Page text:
How to setup a Minecraft server

The online multiplayer mode in Minecraft is often considered to be the heart of Minecraft. However, to play together on the Internet, you need a server that acts as the gateway to the Minecraft world. The available servers differ both in terms of their game modes and the number of players. As a user, you can browse public servers via various Minecraft server lists to find a suitable game world. However, on the Minecraft servers of other users, you have no control over the general conditions of the game, because these are set by the server operator.

You’ll only have a customised gaming experience if you make a Minecraft server - only then will you be able to determine which and how many players are allowed to be in your game world. You can also adjust the game mode and other settings to your preferences. But how do you set up a Minecraft server and which server is best for it? Let’s take a look.

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Minecraft Server: own home server or rent a server?

If you want to create and run your own Minecraft server, you will first need the appropriate hardware. In theory, a home PC is adequate for this – but this also depends on the desired number of players and server setting. For three to five players, for example, the Minecraft team recommends three gigabytes of RAM, 18 gigabytes of hard drive space, and broadband resources of at least 12 MBit for the game. In addition, there are the requirements of the operating system; for Windows 10, this would be another one or two gigabytes of RAM (32-bit vs. 64-bit) and 16 or 32 gigabytes of hard drive space (32-bit vs. 64-bit).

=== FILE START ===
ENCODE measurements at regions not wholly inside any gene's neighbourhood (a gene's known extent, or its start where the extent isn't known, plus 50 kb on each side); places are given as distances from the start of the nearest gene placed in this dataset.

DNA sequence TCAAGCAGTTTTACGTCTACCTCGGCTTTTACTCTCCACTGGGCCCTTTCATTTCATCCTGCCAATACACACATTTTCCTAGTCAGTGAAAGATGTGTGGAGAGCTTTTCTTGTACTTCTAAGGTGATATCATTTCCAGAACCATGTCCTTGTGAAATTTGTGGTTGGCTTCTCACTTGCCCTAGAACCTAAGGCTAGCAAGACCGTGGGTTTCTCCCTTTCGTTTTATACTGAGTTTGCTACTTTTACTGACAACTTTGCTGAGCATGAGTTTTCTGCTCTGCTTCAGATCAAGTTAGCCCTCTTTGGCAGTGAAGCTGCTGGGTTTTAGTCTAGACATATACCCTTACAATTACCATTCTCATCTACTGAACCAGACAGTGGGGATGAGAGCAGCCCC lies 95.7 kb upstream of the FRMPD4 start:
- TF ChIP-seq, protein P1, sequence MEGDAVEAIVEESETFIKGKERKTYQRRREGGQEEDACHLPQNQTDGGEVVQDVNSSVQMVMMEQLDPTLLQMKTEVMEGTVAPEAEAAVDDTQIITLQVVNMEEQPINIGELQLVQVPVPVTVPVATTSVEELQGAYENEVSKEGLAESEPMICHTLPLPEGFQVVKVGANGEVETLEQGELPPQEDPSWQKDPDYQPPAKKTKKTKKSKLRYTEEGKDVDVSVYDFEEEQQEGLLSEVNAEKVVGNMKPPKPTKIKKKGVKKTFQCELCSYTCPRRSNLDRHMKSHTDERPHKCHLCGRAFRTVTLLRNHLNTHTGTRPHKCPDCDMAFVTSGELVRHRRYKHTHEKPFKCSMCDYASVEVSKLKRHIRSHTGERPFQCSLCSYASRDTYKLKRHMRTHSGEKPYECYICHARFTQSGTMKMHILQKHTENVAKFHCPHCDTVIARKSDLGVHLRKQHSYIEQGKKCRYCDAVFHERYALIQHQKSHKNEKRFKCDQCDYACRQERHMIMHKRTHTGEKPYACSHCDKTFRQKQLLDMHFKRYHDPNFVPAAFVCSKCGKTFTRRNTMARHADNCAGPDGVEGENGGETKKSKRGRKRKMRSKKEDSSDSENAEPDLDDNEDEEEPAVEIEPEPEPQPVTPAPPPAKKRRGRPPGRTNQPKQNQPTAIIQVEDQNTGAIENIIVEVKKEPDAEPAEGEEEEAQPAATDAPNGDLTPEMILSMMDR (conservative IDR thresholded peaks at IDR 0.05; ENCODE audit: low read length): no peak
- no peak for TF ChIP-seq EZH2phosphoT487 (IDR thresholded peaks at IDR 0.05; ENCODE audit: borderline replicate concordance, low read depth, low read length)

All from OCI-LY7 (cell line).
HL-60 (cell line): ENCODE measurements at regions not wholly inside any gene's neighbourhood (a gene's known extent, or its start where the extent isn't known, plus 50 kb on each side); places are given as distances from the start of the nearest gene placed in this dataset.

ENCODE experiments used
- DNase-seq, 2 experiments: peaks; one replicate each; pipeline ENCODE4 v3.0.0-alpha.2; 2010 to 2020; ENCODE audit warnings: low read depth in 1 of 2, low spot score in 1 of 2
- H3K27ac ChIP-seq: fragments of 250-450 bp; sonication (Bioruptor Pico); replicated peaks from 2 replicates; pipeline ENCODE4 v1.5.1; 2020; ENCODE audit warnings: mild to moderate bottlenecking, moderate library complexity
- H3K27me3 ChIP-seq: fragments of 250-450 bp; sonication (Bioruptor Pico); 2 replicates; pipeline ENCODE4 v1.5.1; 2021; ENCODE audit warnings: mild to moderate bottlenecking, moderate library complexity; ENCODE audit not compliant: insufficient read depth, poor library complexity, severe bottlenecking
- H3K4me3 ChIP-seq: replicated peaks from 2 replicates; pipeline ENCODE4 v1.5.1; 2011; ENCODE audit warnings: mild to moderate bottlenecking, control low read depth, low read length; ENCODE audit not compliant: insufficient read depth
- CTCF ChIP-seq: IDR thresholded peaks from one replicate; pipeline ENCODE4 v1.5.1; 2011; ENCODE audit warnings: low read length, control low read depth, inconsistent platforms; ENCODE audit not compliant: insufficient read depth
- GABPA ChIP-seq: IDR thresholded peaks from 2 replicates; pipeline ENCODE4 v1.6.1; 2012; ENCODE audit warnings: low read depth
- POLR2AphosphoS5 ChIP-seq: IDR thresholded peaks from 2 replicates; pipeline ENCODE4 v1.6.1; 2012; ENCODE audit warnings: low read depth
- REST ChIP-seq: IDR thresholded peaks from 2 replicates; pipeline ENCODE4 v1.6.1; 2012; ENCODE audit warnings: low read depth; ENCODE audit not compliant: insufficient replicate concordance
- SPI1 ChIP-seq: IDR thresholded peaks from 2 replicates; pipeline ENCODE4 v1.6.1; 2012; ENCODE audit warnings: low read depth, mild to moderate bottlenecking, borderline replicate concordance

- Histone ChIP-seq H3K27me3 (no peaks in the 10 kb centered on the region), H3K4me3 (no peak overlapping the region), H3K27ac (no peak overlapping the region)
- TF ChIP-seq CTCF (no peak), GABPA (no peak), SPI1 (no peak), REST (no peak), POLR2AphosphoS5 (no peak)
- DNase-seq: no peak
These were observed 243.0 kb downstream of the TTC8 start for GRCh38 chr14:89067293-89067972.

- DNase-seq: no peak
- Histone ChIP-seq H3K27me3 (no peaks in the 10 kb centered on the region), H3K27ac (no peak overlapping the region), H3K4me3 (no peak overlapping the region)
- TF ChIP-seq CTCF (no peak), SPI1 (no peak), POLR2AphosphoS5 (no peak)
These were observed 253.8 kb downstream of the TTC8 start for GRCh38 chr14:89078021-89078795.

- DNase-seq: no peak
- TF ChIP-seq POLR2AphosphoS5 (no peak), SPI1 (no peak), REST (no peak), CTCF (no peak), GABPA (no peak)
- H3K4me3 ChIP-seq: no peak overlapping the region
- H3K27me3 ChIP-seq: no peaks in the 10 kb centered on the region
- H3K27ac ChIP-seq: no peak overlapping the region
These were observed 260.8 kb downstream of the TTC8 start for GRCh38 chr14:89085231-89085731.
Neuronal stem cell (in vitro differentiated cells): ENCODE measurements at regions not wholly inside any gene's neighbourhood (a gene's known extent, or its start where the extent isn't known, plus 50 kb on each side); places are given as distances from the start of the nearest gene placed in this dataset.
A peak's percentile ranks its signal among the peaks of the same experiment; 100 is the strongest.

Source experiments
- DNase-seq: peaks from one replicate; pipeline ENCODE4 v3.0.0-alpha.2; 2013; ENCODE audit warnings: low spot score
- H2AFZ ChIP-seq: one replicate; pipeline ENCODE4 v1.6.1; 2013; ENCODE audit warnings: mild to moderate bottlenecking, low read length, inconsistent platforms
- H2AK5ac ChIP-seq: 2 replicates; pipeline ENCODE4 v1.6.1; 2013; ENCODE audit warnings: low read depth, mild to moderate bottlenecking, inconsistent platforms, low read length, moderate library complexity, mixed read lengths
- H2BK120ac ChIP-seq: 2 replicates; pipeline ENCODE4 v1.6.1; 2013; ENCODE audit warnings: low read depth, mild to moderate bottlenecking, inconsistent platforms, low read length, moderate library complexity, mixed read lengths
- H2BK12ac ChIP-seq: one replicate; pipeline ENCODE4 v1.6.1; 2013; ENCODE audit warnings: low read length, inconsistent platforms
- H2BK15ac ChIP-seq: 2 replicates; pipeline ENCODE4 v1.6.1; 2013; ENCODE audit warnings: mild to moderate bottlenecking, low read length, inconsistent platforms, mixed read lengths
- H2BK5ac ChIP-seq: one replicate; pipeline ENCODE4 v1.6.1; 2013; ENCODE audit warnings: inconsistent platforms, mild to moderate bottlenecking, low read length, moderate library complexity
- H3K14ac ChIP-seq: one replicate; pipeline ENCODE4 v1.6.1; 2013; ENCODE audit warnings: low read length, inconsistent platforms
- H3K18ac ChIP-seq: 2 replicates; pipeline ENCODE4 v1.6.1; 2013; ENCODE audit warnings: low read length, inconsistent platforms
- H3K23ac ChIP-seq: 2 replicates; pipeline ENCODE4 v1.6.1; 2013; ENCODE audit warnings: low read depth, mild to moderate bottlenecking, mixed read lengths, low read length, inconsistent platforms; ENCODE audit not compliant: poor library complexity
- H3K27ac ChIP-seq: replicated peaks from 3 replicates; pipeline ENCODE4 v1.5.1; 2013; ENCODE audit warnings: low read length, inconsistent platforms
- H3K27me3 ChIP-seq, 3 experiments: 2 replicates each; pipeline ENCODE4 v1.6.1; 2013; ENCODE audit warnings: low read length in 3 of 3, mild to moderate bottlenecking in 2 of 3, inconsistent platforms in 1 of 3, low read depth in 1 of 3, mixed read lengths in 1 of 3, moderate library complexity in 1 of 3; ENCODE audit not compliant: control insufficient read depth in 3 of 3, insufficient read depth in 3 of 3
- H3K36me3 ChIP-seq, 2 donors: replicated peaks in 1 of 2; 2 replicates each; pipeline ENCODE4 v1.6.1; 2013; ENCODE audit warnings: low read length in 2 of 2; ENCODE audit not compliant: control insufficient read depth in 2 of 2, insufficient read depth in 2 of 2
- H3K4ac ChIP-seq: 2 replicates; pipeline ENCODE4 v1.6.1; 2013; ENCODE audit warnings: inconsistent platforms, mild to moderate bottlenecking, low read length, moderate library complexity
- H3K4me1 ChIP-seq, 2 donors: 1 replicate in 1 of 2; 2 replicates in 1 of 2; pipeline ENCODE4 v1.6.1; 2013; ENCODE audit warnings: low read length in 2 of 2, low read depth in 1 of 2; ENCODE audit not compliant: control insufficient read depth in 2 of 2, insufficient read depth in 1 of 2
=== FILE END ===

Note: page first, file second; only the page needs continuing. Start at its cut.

These key numbers already make it clear that you cannot run other programs in parallel to the Minecraft server on the respective PC, so it functions exclusively as a host. The purchase of a second PC in addition to your normal device not only takes up the home broadband quota, but also means additional running costs in terms of power consumption. It is probably only an option for very few Minecraft enthusiasts.


What actually is a server? In our article on the term ‘Server’ we answer this, and many more questions, addressing, among other things, the ambiguous use of the term in computer science!

The flexible and often even very cost-effective alternative is to rent the hardware resources for a Minecraft server - and this means hosting the game can be left to the hands of the provider, and you can enjoy customising your game. With this option, you can also set up your server individually and decide whether the server should be public or private. Many server tariffs available today offer you the possibility to increase or decrease the booked hardware performance at any time or at least on a monthly basis - a clear advantage over a home server, where you can’t just scale this up or down.


Rentable server resources are also referred to as Infrastructure-as-a-Service (IaaS), which is IT infrastructure provided to users by a provider as part of a service.

What are the system requirements for Minecraft server hosting?

In the previous section, we already gave an example for the hardware requirements of a Minecraft server, focusing on RAM and hard drive space. But what does the developer say about the recommended processor performance? And what are the requirements in terms of operating system and other mandatory software? We have summarised the most important system requirements here.


The figures presented below for RAM, CPU, and hard drive space do not include the required computing power of the selected operating system!

Operating systems and other software

To be able to create your own Minecraft server, you’ll need the Minecraft server software. The developer Mojang provides you with a free setup for this, which is only compatible with Minecraft: Java Edition. A current version of the Java Runtime Environment (JRE) is also required.

Secondly, you will need an operating system to manage your server resources and install the Minecraft server software. In connection with the local home server, it has already been hinted that you can certainly get your own Minecraft world running on the standard user operating systems from Microsoft, such as Windows 10 or Windows 8. Installation on macOS (10.4 or higher) is also possible, according to developer information. For an optimal setup, however, the classic server operating systems (Windows, UNIX/Linux) are recommended: